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Undermining Bratton

September 1, 2014 

People have attributed the decline in the public’s approval of Police Commissioner Bill Bratton and of the NYPD to the “chokehold” death of Eric Garner as police arrested him in July.

But there are other reasons Bratton’s approval rating has declined from 57 percent in June to 48 percent last week and that the NYPD’s approval rating has declined from 59 to 50 percent in the same time period, according to a Quinnipiac poll.

This includes four questionable decisions made by Mayor Bill de Blasio in his first eight months as mayor that seem to have undermined Bratton’s authority.

His first occurred before Bratton took office. De Blasio made certain Bratton kept his two rivals for the job — First Deputy Commissioner Rafael Pineiro and Chief of Department Philip Banks.

Bratton had tangled with Pineiro during his first term as commissioner 20 years earlier. Banks is considered by many as Bratton’s heir apparent. Police sources say he was favored by de Blasio’s wife, Chirlane McCray. Her spokeswoman, Rachel Noerdlinger, did not respond to an email.

De Blasio’s unspoken message: he, together with Bratton, was running the police department.

De Blasio’s second decision occurred six weeks into his mayoralty when, failing to consult Bratton, he instead made a midnight call to Deputy Chief Kim Royster concerning the arrest of prominent Brooklyn minister and mayoral supporter, Bishop Orlando Findlayter.

Royster called the 67th Precinct, where Findlayter was being held on two outstanding warrants. The department line was that Precinct Deputy Inspector Kenneth Lehr had already decided to release the bishop, sparing him a night in jail.

De Blasio’s unspoken message: politics is permissible within the NYPD.

The third decision was to award $40 million to the five black and Hispanic teenagers in the 1989 Central Park jogger case with little explanation and no transparency. The five had been falsely convicted of raping the jogger and spent years in prison in one of the city’s most racially divisive cases.

In 2003, the five sued the city for $250 million, claiming the police had elicited their confessions, knowing they were false. According to lawyers involved in similar lawsuits, the city had a strong case. To win monetary damages, the five had to prove the police and prosecutors were not merely wrong or negligent. They had to prove deliberate abuse and misconduct.

On the contrary, it appeared that on the night of the rape, the five were in another section of the park, “wilding,” or beating up other people. As depicted in their videotaped confessions, they implicated each other without coercion.

The $40 million settlement was the largest on record for a case of wrongful conviction and offended many in the police department, which had conducted its own investigation that raised many of these issues. De Blasio’s unspoken message: I don’t care.

The fourth decision, following Garner’s death, was the Blue Room fiasco with the Rev. Al Sharpton.

According to the Quinnipiac poll, nearly one-half of New Yorkers now consider Sharpton a “positive force” in civic affairs. But he is also the city’s most racially polarizing figure and is despised by many in the police department, who remember his role in the Tawana Brawley case, the Crown Heights riots, and the fire at Freddie’s Fashion mart in Harlem.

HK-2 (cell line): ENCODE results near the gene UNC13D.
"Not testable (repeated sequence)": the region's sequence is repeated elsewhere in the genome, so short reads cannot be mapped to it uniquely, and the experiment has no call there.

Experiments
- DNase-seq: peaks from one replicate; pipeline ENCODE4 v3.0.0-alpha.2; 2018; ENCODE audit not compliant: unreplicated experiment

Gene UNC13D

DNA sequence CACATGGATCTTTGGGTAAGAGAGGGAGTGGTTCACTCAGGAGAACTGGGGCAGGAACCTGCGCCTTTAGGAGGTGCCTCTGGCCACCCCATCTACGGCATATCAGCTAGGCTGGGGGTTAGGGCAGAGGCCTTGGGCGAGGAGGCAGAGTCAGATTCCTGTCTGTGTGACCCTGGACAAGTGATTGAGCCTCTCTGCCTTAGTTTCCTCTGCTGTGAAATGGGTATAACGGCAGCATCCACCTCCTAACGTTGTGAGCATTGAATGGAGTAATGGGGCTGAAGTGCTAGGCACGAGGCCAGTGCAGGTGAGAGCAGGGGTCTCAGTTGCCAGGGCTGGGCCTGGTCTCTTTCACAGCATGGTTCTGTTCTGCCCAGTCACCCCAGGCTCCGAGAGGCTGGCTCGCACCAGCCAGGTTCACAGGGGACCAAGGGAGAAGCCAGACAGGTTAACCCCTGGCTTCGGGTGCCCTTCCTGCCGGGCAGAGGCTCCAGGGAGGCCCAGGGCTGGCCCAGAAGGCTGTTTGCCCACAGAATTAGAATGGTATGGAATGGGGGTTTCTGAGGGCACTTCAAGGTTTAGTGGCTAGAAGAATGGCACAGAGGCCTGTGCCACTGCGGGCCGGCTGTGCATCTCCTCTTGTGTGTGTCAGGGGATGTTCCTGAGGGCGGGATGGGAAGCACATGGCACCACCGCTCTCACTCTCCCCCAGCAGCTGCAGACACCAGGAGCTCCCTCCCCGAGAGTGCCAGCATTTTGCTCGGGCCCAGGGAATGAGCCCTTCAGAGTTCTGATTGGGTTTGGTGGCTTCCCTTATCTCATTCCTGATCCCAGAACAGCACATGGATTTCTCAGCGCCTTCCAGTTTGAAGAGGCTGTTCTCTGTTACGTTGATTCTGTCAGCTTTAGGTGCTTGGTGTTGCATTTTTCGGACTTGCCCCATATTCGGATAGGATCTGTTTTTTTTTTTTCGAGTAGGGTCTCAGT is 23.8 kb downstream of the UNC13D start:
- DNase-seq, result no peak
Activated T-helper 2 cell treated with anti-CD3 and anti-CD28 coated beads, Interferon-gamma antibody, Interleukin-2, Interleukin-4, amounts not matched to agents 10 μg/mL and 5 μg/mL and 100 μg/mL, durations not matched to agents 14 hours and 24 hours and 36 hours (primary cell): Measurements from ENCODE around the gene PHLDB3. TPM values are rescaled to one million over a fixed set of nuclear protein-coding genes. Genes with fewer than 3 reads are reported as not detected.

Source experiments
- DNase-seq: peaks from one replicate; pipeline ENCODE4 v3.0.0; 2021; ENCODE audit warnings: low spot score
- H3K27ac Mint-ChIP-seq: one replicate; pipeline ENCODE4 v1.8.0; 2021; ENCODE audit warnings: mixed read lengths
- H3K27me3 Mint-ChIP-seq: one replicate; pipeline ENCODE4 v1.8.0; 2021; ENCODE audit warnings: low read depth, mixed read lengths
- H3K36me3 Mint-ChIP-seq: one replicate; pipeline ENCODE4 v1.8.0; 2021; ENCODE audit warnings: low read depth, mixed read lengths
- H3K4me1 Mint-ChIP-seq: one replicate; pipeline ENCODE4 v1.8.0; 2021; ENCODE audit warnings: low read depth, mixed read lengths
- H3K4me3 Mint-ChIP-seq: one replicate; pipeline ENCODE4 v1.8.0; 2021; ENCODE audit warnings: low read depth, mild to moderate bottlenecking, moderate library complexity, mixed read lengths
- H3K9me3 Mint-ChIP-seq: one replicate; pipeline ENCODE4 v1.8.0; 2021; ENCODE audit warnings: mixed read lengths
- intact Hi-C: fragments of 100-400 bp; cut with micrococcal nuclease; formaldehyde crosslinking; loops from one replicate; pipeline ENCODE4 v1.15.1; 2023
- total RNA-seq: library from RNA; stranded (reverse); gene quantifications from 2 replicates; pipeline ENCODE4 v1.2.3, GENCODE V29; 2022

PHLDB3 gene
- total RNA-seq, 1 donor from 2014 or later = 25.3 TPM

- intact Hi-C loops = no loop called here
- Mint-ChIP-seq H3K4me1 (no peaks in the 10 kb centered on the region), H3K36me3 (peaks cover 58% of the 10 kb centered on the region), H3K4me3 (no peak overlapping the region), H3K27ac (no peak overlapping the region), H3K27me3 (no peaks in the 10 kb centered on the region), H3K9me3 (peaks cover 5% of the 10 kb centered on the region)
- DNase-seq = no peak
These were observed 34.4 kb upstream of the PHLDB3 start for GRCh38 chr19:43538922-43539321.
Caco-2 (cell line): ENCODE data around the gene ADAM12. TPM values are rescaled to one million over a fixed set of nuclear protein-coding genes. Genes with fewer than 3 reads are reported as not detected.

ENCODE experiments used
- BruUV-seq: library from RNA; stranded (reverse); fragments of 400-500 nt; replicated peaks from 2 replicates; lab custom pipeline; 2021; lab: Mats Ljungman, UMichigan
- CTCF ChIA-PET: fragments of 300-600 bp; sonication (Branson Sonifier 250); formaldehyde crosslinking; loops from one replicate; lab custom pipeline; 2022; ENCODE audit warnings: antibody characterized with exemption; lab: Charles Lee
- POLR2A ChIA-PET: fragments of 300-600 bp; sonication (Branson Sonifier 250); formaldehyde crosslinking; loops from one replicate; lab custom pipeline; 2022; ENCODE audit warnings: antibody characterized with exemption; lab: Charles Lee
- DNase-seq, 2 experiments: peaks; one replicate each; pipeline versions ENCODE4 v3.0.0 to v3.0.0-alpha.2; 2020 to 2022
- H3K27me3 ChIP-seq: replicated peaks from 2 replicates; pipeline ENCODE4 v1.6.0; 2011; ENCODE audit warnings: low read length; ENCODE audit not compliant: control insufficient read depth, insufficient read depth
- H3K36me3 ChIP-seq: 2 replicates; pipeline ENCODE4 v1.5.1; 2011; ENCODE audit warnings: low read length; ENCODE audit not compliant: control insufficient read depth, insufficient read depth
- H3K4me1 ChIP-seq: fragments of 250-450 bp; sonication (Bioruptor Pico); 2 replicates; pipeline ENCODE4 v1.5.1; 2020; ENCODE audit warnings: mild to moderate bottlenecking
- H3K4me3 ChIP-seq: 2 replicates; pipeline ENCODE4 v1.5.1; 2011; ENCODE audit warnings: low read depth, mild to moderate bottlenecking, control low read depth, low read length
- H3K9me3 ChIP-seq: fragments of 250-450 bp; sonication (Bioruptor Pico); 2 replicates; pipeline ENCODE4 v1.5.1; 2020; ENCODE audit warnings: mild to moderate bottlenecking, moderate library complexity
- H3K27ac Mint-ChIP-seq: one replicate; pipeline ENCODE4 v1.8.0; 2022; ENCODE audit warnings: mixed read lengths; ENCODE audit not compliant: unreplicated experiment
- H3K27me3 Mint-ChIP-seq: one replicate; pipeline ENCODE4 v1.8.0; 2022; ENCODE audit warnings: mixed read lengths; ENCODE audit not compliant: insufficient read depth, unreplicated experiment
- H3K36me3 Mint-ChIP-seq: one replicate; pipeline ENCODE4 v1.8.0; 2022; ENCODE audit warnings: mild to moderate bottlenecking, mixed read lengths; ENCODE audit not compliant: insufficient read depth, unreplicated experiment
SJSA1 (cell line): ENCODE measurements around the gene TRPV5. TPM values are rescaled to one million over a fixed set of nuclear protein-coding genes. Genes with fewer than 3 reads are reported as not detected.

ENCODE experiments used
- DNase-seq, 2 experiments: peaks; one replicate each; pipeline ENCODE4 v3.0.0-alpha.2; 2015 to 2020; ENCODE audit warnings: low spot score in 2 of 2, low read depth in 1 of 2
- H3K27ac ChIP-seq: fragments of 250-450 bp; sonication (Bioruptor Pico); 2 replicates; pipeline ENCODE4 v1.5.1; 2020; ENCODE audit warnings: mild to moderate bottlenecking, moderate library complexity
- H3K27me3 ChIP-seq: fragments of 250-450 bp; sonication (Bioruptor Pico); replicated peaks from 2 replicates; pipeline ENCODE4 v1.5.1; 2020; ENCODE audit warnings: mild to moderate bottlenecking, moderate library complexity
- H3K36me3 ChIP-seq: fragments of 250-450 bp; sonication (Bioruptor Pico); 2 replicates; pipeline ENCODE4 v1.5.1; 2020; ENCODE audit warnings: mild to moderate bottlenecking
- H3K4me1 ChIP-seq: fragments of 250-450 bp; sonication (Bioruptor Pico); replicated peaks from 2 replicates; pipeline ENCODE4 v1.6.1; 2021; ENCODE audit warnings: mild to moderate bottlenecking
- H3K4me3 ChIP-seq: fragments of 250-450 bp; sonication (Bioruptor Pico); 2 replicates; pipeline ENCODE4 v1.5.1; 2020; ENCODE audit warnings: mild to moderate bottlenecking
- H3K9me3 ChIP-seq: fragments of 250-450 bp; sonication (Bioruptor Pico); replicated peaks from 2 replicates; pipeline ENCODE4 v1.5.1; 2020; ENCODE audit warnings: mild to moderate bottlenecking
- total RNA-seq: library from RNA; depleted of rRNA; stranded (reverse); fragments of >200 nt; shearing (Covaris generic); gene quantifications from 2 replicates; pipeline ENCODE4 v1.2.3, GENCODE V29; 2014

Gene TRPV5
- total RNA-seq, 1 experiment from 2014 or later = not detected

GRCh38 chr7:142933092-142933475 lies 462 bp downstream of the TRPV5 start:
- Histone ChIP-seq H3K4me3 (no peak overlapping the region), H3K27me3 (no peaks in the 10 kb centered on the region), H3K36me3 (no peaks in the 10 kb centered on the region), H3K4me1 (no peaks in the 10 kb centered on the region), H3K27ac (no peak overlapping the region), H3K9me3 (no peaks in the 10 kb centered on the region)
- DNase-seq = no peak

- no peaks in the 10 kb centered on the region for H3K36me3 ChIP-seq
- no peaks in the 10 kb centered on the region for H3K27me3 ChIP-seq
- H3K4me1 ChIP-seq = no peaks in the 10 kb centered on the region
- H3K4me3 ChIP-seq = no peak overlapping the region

The problem was not that Sharpton spoke out and criticized both the mayor and Bratton. Nothing wrong with that.

Rather, by seating Sharpton directly to the mayor’s left, de Blasio was equating him in importance and influence to Bratton, who sat directly to the mayor’s right. The symbolism was lost on no one who attended. De Blasio’s unspoken message: Sharpton has a say in running the NYPD.

In a recent interview, Bratton told NYPD Confidential he was not offended by Sharpton and saw no symbolism in where he sat. He said keeping Pineiro and Banks was his decision and that he had acted similarly in Los Angeles, where he served as police chief for eight years. Nor, he said, was he concerned that de Blasio had failed to contact him about Findlayter’s release.

Two top Bratton aides say he has not considered resigning, as numerous people in law enforcement have suggested he might soon do. They say he is here for the long haul and that he gets along with de Blasio just fine.

If you listen closely to Bratton, you will never — well, maybe not never — hear him say that New York is the safest city in America. That’s because he knows it’s not true.

That claim was a canard, manufactured by the administration of Rudy Giuliani, perpetuated by former Mayor Michael Bloomberg and NYPD Commissioner Ray Kelly and continued now by Mayor Bill de Blasio, who probably doesn’t know any better.

The statement was contrived from misleading FBI statistics in the agency’s old crime index that gave equal weight to such nonviolent crimes as burglary or larceny as to murder, assault, rape and robbery and which the FBI abandoned in 2004. In disclaiming the old index, the FBI noted at the time that nonviolent crime made up 59.4 percent of all reported crime and “the sheer volume of those offenses overshadows more serious but less frequently committed offenses” such as rape or murder. Or as a bureau report said: “In recent years the crime index … has not been a true indicator of the degree of criminality.”

What Bratton usually does say is that New York is one of the safest cities in America. That is true.

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